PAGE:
Well, here we go. No rest until January 2nd. November always hits like an anvil pushed out a third-story window. The end of Halloween always feels like the end of a period of few obligations. The let-down is second only to the day after Christmas.

I won’t get rid of the pumpkin tomorrow; leave it for the beasties. I always go down at the end of the night to see if it’s still lit.

It always is.

As for the other things who are still lit, that’s usually the menfolk down at the Haunted Triangle. The neighborhood has gathered there for years, but time has eroded the event. The husband who used to string all the lights isn’t around anymore. There were more kids of the Halloween age ten years ago, so we had a bouncy castle. Everyone came in costume. The neighbor up the street used to speak spooky things into an over-amped mike, but I don’t hear that anymore. You could always count on the menfolk to sit around the bonfire playing the music loud until very late, and no one complained.

The bonfire was going tonight; I still smell of smoke. The chili was as good as ever, even though the man who owned the chili pot moved away - but one of the guys who used to convene the night before to make the chili (and drink) is still here, and he got the Old Pot for the occasion. The recipe was handed off to some newcomers, who apparently split it up four ways between them.

“It’s a Millennials thing,” he said.

“The sharing economy,” I said.

But as long as we have the Old Pot, it’s Triangle Chili. And it was good.

As I said, fewer people. Fewer young kids.

I just went down to check the pumpkin - that one last moment when all the kids are done, the night has that strange wet chill you associate with Halloween. At the bottom of my steps, the light was on. Down at the Triangle, the fire was out.

Twitter message in the afternoon: Lileks is on “This American Life”

I was unaware I was on “This American Life.”

Being on a popular radio show that is taped in advance is one of those things you remember.

A few tweets and msgs nailed it down - they were doing a segment on the NeverTrump agonies of my friend Rob Long, a Hollywood Guy; he’s one part of the Troika that does the Ricochet podcast, and I’m another. Somehow I must have come up.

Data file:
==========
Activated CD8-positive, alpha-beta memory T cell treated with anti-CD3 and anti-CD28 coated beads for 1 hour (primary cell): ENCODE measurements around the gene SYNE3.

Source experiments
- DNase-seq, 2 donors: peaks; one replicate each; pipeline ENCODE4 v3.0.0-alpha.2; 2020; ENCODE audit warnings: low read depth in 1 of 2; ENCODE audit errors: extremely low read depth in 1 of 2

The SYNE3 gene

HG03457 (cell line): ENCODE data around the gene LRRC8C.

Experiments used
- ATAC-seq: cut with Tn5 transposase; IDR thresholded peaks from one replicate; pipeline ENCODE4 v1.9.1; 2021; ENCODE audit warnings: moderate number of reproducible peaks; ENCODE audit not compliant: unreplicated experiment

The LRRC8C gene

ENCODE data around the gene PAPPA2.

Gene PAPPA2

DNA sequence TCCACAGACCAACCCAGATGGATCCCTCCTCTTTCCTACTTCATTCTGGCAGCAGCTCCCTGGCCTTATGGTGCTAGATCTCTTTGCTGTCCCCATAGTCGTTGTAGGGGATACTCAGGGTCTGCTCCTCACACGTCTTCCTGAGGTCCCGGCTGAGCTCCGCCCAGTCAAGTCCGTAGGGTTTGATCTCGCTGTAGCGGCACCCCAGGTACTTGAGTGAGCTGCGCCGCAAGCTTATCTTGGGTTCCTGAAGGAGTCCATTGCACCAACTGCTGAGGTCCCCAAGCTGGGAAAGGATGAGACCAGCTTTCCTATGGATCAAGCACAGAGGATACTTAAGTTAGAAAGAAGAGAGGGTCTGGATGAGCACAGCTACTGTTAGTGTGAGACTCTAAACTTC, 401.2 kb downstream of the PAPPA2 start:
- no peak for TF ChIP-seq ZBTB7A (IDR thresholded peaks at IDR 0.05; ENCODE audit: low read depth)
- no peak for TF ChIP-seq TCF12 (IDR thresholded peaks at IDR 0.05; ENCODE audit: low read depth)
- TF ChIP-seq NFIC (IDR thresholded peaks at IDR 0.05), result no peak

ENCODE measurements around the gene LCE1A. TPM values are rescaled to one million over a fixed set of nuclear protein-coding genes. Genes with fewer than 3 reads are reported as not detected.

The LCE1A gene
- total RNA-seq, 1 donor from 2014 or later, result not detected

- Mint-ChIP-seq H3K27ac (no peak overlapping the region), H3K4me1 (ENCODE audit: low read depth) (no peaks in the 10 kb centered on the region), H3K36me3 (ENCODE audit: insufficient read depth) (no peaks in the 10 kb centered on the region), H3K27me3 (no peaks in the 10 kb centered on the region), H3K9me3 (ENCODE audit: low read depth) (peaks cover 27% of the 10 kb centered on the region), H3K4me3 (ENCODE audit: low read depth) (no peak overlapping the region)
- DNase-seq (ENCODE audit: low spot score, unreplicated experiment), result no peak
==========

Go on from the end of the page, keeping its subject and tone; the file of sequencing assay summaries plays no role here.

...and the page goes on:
Went to Uptown to buy a hat. A murderer hat for my costume. The line was a mile long at Ragstock; everyone was buying costumes, of course. Checked Twitter. Several of the mentions referenced the TAL broadcast, and found something odd:

They identified me as a Trump supporter.

To my relief they didn’t say my name, but people recognized my voice, and it was still mortifying. It was already a crappy day, unusually so; there were some work-related contrusions, rare for a Saturday, and I was just not in the Halloween Spirit, probably because I am never in the Halloween Spirit. Well, rarely. There were a few years where Daughter’s enthusiasms were contagious, and the TV she watched was full of seasonal tunes and colors and icons and plots, and we would watch some shows together because we’d watched them the previous year. There’s that sweet spot where they remember what they watched last year, and aren’t old enough to reject it as kid stuff. The next year, maybe the same. The year after that, you make a reference to it and laugh, but don’t watch it.

Mickey Mouse’s laugh: it’s like the cicadas. You hear it all the time, and then one day you realize you don’t hear it anymore.


I spent part of the afternoon emailing TAL’s host, Ira Glass, who was dismayed and apologetic and set about making it right as quickly as possible. Which I appreciated. But it’s the Ray Donovan moment, once that’s out there. And it made me wonder how the hell they could think that, since they said they listened to the Ricochet podcasts. It’s not as if I conceal my anti-Trumpism under a lead-lined basket.

And then my wife got mad at me, as I described yesterday. But we got over that once I said sure, you can be my child murder victim. The party was fun. At the end of the night I texted Daughter to see if she was staying over at friend’s house or not. Trouble was, she had to be at work in the morn. 6:30 AM.


Hey, maybe not. Why don’t you come home.


How about now